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The evolution and future of Data Analytics
Clemens Baader, Chief Data Officer, International Personal Finance plc
There has never been a better time to achieve impact with data. Data and analytics capabilities have evolved rapidly in recent years. More sophisticated algorithms have been developed, computational power and storage have steadily improved while, at the same time, become much cheaper to use, and the volume of available data has grown exponentially.
The convergence of these trends is fuelling rapid advances in data analytics and artificial intelligence. Data and analytics are also changing the nature of competition. Leading companies are using their data and analytics capabilities not only to improve core operations but to launch entirely new business models. Data is now a critical corporate asset.
The persistent challenge
While talking about data as the world’s most valuable resource is widespread these days, several technologies- and business-related difficulties make understanding data’s importance and realising its potential a persistent challenge.
Organisations that are relatively new to data and analytics have overhyped expectations of their potential value and return on investment (ROI). These inflated expectations can often lead to misdirected use cases, misallocation of capital, and increased chances of failures. Furthermore, vendors and consultants are only too happy trying to monetise these new trends and buzzwords abound.
Data and analytics implementations are typically focused on storing, governing, and managing data – with an emphasis on project-based and operational measures, for example, delivery on time, on budget, and to scope. However, creating value from this data, in terms of measurable benefits and ROI, is regularly neglected as an afterthought. All too often, a culture of “let’s build it first, think about the value later” approach is depressingly common. Incorrect architectural and infrastructure choices frequently result in projects that do not deliver business results in terms of meeting the promised and expected ROI.
Within data and analytics, we should only focus our resources (i.e. people, capital expenditure, opportunity costs etc.) on initiatives that support any of these two needs, and where the estimated impact significantly exceeds the anticipated costs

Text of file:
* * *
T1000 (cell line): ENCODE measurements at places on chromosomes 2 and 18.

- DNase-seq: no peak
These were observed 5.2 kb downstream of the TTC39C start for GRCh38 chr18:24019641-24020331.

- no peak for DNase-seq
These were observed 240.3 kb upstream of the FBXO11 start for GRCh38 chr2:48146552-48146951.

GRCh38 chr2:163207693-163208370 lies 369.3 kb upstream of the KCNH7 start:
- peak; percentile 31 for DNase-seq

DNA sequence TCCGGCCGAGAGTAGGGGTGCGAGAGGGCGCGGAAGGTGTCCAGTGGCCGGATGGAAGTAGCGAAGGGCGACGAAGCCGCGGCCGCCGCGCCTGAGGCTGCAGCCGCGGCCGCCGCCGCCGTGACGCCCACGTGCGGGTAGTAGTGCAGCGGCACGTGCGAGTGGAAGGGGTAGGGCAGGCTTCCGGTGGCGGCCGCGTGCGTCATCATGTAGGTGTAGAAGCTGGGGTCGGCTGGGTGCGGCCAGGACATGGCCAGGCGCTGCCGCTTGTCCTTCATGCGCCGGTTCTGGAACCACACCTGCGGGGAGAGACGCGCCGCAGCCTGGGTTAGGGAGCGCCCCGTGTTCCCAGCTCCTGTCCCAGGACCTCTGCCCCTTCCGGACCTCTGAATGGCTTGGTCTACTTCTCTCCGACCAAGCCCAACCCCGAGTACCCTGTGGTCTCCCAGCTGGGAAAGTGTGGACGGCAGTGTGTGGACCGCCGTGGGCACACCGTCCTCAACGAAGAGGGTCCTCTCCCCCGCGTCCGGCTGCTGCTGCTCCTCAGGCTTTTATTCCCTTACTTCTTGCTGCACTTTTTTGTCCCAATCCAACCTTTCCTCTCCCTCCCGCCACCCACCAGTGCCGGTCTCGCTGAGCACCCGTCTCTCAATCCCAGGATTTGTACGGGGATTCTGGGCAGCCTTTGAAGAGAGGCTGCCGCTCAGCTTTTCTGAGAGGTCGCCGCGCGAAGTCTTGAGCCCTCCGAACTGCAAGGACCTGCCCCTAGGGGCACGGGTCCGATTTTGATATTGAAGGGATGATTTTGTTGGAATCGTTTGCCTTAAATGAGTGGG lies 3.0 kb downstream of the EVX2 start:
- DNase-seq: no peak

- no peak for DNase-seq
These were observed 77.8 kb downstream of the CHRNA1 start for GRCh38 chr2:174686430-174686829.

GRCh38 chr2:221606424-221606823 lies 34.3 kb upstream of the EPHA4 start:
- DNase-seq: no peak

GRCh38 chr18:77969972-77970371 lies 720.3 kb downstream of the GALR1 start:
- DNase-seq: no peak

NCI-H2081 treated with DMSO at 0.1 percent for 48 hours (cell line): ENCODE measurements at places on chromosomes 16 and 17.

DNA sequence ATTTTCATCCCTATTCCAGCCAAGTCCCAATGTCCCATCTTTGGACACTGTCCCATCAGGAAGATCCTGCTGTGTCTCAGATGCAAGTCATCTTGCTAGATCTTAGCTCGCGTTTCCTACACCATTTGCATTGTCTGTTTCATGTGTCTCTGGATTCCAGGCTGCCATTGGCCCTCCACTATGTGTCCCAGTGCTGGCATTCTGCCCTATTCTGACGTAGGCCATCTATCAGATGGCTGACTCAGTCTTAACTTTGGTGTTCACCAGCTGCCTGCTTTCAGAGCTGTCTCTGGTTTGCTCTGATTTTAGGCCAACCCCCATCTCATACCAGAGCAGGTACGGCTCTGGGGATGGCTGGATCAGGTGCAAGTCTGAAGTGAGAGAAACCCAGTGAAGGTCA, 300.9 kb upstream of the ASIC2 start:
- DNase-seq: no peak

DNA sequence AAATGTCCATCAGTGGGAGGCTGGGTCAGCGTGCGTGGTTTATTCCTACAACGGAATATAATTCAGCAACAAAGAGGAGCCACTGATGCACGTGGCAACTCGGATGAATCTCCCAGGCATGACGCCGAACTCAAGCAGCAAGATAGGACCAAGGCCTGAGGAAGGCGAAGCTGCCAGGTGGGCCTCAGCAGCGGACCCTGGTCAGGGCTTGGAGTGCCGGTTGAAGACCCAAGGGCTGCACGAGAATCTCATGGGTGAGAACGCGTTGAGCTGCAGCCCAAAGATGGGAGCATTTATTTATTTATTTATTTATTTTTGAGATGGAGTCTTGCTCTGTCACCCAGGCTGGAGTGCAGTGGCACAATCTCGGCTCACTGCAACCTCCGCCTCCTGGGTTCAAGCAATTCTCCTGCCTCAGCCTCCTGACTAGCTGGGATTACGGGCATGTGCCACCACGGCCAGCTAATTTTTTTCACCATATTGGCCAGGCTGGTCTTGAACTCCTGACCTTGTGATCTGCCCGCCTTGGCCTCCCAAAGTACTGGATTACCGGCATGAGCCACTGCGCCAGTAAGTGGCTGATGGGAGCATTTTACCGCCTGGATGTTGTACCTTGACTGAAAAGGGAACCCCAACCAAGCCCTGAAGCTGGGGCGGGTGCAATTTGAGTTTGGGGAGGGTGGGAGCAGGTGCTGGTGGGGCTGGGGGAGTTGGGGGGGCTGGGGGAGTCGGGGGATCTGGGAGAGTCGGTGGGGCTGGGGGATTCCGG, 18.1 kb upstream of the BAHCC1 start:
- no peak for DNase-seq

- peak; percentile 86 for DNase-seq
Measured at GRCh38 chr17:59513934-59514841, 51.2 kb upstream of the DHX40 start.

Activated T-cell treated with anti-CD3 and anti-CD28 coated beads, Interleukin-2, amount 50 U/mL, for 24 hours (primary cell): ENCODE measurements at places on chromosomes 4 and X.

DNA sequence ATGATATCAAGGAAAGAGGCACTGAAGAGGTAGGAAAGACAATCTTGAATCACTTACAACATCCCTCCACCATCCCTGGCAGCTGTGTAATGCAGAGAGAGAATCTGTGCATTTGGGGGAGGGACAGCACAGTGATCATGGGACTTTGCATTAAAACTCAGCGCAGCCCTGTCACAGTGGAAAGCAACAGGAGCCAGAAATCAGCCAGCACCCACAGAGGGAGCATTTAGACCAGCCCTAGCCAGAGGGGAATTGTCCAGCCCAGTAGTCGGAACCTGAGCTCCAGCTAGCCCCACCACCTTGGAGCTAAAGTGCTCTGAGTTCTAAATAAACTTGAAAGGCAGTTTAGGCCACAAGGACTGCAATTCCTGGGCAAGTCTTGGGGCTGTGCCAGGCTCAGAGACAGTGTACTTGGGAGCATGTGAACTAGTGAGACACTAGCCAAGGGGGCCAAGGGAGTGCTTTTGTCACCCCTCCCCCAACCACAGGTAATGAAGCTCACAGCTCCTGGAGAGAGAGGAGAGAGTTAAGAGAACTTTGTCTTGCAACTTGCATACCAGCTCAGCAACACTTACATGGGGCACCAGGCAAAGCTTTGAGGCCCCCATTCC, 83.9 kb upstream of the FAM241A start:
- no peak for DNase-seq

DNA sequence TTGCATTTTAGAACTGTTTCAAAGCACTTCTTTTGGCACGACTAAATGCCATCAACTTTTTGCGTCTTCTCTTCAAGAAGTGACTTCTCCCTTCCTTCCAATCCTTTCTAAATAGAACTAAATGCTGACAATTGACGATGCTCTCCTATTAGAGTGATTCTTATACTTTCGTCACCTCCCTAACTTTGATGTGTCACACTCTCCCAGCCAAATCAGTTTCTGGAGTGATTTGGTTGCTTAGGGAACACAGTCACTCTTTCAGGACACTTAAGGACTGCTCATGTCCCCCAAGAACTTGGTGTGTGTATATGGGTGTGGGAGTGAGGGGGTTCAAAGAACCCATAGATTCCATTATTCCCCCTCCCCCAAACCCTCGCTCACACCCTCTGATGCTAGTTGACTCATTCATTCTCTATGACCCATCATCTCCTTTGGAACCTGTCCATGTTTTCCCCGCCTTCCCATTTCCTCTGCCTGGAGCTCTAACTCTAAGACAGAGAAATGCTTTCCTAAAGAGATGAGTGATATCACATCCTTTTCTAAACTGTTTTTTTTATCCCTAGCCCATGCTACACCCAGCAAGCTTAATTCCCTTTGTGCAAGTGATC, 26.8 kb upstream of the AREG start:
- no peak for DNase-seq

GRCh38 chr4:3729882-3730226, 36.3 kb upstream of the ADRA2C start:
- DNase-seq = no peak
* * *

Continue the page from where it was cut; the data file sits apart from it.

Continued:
So, how can we approach this in a more effective way? There are some key principles we have adopted at IPF to ensure the return on investments is real.
Beyond all the “sophisticated buzz” any commercial enterprise has exactly two fundamental needs: to increase revenues and decrease costs. Hence, everything we do with data must ultimately serve to achieve these goals.
Within data and analytics, we should only focus our resources (i.e. people, capital expenditure, opportunity costs etc.) on initiatives that support any of these two needs, and where the estimated impact significantly exceeds the anticipated costs.
This highlights just how vital it is that establish clear goals for your data and analytics initiatives are established before you start. Chasing the hype by simply moving data from one platform to another is unlikely to provide tangible value. Simply pouring data into a new data store and ‘hoping for the best’ isn't a strategy.
To ensure we are not just hoping for the best, our team at IPF clearly sizes the opportunity so we can prioritise, pilot opportunities that clearly allow us to develop our capabilities and ensure we design and put in place target operating models.
Let's unpack each of those elements.
1. First of all the importance of estimating the expected value of each suggested data and analytics opportunity. This can be a ‘guesstimate’ more than a precise estimate – but it is important to think about the valuable contribution each initiative is expected to make beforehand.
2. Prioritise the most promising analytics opportunities and use cases, based on the expected value of each opportunity, and prioritise the roadmap (the ’what to do when’), of opportunities based on expected ROI impact and feasibility.
3. Next, it is important to pilot use cases to develop data and analytics capabilities. At IPF, we first pilot use cases to create a proof of concept (‘trial and error’, to avoid downward financial J-curves). We then ensure we proceed with further use cases if and when the expected value from data has been established.
4. Finally, the importance of designing and putting in place a target operating model is key. For example, the organisation, people, processes and governance, architecture, and talent. We then build alignment around this, and put in place the designed operating model.
So, while it is true that data is now a critical corporate asset, without careful discipline it can be just hyperbole. Companies that use data and analytics effectively to improve their business and genuinely look for new ways to generate income have the power to unleash their tremendous impact and get ahead of the competition. Those that pay lip service to the latest fashion run the risk of losing out on the opportunities to change a business for the better.